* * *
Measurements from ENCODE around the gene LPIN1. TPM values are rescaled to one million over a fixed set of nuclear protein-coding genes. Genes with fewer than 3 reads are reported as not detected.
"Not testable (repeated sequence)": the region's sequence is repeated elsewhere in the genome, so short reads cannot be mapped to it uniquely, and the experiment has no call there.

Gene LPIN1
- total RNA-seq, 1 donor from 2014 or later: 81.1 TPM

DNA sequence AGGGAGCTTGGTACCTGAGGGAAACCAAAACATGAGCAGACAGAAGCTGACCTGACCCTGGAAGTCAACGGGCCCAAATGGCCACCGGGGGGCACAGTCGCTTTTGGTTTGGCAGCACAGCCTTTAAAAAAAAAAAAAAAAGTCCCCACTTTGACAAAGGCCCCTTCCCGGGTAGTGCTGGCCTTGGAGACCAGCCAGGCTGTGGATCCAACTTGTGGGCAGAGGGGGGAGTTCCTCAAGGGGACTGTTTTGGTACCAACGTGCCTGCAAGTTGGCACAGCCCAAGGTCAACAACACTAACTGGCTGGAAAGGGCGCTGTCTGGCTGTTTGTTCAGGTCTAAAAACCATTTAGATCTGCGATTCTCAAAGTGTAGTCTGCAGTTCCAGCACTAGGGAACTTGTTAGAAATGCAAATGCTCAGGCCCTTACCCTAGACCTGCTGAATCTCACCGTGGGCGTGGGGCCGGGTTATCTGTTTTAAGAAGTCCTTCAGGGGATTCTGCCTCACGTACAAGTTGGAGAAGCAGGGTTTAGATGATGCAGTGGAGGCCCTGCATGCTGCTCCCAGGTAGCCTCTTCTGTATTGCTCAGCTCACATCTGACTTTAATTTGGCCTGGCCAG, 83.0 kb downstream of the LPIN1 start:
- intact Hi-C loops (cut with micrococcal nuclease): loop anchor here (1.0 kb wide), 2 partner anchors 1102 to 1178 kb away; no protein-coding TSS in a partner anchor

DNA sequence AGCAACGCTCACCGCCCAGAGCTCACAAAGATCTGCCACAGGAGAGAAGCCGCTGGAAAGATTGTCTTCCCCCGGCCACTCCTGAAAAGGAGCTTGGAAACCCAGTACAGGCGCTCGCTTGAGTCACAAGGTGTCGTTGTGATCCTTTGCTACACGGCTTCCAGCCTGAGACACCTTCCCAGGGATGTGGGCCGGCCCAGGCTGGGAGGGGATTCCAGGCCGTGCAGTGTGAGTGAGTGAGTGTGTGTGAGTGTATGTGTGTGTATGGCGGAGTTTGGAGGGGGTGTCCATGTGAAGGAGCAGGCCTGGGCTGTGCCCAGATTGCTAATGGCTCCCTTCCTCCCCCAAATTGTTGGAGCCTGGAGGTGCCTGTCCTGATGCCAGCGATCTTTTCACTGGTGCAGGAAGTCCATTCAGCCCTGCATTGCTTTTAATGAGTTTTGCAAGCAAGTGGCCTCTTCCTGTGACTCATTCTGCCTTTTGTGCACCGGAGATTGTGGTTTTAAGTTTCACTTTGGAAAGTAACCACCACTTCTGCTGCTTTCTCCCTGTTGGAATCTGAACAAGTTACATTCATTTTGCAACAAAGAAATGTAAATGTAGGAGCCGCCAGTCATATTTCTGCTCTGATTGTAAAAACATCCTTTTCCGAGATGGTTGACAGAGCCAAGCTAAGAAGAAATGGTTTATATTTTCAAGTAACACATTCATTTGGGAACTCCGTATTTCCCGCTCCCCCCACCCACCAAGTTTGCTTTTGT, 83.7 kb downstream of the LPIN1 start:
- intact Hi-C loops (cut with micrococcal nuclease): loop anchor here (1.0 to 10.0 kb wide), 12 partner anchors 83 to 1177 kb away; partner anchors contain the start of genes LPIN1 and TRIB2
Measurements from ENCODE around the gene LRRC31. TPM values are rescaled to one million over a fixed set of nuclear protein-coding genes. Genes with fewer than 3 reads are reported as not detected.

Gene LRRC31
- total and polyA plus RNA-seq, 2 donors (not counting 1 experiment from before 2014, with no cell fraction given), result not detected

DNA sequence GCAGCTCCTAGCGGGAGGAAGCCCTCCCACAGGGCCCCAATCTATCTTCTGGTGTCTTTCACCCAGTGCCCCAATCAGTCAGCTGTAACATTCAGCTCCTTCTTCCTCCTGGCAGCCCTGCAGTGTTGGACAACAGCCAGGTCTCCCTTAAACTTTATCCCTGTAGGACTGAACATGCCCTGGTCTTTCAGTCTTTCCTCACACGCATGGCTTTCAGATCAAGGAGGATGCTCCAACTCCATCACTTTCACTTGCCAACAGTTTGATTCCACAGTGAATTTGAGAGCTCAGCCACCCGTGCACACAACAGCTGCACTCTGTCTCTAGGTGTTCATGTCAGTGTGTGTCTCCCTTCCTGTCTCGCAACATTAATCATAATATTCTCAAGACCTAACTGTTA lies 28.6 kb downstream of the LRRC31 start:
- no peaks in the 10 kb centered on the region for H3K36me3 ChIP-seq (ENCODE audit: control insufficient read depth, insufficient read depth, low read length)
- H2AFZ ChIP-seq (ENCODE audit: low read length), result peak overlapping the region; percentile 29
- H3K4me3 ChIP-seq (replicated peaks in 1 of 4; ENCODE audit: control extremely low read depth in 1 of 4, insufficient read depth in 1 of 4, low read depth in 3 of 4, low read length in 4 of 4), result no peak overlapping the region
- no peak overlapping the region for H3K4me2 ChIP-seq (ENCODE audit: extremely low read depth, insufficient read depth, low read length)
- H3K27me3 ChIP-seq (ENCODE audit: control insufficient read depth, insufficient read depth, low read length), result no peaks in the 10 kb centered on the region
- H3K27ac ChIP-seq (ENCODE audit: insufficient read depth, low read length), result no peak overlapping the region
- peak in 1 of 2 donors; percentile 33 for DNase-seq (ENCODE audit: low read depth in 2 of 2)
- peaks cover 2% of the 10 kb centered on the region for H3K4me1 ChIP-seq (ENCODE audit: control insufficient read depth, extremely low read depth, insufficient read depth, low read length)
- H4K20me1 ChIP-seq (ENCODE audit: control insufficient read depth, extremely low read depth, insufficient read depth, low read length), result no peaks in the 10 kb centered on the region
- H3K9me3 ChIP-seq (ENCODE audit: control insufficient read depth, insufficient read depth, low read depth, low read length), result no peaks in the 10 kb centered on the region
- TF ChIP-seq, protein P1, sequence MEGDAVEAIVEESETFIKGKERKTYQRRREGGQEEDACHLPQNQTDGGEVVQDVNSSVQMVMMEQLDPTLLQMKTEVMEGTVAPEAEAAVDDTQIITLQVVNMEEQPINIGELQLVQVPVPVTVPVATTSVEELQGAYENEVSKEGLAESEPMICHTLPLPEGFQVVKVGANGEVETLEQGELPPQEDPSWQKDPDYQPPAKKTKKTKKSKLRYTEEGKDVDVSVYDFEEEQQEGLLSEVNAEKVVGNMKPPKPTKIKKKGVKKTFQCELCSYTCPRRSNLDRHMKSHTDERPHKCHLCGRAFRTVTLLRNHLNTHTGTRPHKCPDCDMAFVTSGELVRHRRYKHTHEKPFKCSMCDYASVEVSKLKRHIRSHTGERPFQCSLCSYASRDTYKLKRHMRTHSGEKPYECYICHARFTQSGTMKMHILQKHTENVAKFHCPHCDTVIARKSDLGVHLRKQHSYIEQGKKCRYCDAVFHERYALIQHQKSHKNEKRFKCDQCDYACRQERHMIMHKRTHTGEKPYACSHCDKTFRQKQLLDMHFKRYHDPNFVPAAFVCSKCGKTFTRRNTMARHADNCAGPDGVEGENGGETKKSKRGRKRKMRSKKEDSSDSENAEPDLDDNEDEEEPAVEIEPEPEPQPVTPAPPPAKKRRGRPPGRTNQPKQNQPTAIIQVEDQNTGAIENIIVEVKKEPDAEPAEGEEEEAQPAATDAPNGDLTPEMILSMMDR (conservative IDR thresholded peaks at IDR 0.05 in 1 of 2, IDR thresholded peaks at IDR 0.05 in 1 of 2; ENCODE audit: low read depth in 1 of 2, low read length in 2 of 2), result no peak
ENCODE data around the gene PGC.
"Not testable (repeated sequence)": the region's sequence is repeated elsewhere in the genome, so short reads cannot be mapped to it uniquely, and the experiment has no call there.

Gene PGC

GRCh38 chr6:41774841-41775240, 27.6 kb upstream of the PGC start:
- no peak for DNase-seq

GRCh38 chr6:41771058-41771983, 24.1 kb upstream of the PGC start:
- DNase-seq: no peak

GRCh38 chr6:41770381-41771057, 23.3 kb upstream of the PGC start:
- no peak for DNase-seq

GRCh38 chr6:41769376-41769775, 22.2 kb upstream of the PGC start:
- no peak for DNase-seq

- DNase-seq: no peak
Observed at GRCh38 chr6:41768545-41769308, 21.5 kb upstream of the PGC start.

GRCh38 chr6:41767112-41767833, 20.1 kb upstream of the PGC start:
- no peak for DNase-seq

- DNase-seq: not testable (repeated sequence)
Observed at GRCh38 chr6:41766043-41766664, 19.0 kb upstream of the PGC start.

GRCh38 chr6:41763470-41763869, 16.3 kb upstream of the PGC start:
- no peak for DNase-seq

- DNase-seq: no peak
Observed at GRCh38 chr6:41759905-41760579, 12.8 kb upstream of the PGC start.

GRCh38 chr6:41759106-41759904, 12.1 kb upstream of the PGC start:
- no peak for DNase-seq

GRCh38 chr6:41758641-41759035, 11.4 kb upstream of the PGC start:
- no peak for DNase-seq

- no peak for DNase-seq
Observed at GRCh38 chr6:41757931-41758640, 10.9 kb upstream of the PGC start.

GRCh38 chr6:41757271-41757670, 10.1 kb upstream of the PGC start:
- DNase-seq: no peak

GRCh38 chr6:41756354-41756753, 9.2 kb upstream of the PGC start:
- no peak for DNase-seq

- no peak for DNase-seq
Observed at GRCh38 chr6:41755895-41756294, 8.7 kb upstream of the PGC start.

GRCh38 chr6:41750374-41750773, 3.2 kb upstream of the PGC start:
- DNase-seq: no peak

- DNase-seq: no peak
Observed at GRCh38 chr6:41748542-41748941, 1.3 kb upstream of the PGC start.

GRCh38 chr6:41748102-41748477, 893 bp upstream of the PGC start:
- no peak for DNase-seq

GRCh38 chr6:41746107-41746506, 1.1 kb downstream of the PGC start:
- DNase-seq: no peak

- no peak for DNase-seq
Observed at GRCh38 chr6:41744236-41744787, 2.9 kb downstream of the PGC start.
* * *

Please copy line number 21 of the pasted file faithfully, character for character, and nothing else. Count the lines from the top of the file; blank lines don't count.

- H4K20me1 ChIP-seq (ENCODE audit: control insufficient read depth, extremely low read depth, insufficient read depth, low read length), result no peaks in the 10 kb centered on the region